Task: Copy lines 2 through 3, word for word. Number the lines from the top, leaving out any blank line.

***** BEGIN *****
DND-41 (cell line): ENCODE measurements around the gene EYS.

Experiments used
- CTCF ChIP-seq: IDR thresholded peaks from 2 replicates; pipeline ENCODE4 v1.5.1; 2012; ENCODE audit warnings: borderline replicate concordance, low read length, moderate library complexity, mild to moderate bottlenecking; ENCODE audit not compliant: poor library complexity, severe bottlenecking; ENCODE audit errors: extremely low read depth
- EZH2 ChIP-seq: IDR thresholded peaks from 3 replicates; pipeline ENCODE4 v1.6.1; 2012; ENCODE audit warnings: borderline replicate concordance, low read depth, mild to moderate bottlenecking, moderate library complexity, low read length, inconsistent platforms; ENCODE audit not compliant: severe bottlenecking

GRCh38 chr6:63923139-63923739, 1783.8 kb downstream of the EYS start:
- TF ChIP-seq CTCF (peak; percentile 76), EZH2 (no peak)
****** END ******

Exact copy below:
Experiments used
- CTCF ChIP-seq: IDR thresholded peaks from 2 replicates; pipeline ENCODE4 v1.5.1; 2012; ENCODE audit warnings: borderline replicate concordance, low read length, moderate library complexity, mild to moderate bottlenecking; ENCODE audit not compliant: poor library complexity, severe bottlenecking; ENCODE audit errors: extremely low read depth